"The spinels that are found at the Cretaceous-Paleogene boundary in the Atlantic formed at a hotter, earlier stage than the ones in the Pacific, which formed at a later, cooler stage in this big cloud of material that circled the Earth," Ebel said.
The event would have dwarfed the enormous volcanic eruptions of Krakatoa and Mount St. Helens, Ebel said. "These kinds of things are just very difficult to imagine," he said.
The results in this paper strengthen the link between the unique Chicxulub impact and the stratigraphic boundary marking the mass extinction 65 million years ago that ended the Age of Dinosaurs.
The topic will be explored further in a new groundbreaking exhibition, "Dinosaurs: Ancient Fossils, New Discoveries," set to open at the American Museum of Natural History on May 14.
After it closes in the New York, the exhibition will travel to the Houston Museum of Natural Science (March 3-July 30, 2006); the California Academy of Sciences, San Francisco (Sept. 15, 2006-Feb. 4, 2007); The Field Museum, Chicago (March 30-Sept. 3, 2007); and the North Carolina State Museum of Natural Sciences, Raleigh (Oct. 26, 2007-July 5, 2008).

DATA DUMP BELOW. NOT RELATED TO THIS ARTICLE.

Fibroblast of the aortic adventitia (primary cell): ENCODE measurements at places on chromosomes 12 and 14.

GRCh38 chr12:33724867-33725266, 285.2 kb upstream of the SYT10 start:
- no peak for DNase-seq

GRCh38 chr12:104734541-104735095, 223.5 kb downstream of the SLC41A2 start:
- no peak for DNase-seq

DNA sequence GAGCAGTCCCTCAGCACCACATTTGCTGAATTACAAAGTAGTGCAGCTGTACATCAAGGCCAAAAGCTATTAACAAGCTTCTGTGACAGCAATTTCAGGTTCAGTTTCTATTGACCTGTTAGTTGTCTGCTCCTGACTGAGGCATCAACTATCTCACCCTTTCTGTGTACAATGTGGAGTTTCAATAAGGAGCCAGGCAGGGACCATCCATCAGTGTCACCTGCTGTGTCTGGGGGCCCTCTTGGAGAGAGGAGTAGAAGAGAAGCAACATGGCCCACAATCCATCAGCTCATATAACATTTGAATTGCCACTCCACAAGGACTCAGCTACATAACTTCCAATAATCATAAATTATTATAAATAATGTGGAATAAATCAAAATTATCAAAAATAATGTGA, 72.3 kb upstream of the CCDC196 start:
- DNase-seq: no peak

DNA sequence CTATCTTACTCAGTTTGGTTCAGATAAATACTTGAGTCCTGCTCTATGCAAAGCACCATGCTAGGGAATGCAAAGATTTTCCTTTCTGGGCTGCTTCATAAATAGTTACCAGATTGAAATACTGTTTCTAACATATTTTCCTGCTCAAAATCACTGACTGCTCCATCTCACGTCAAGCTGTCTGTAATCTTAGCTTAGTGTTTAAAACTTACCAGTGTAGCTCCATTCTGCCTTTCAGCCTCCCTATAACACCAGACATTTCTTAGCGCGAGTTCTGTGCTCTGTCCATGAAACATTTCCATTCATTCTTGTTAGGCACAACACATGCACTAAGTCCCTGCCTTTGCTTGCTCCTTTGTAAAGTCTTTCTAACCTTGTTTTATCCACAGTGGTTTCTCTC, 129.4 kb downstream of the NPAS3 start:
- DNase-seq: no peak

Geological Society of America
University of Chicago
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Near-Earth Asteroid MN4 Reaches Highest Score To Date On Hazard Scale
Pasadena CA (JPL) December 23, 2004
A recently rediscovered 400-meter Near-Earth Asteroid (NEA) is predicted to pass near the Earth on 13 April 2029. The flyby distance is uncertain and an Earth impact cannot yet be ruled out. The odds of impact, presently around 1 in 300, are unusual enough to merit special monitoring by astronomers, but should not be of public concern.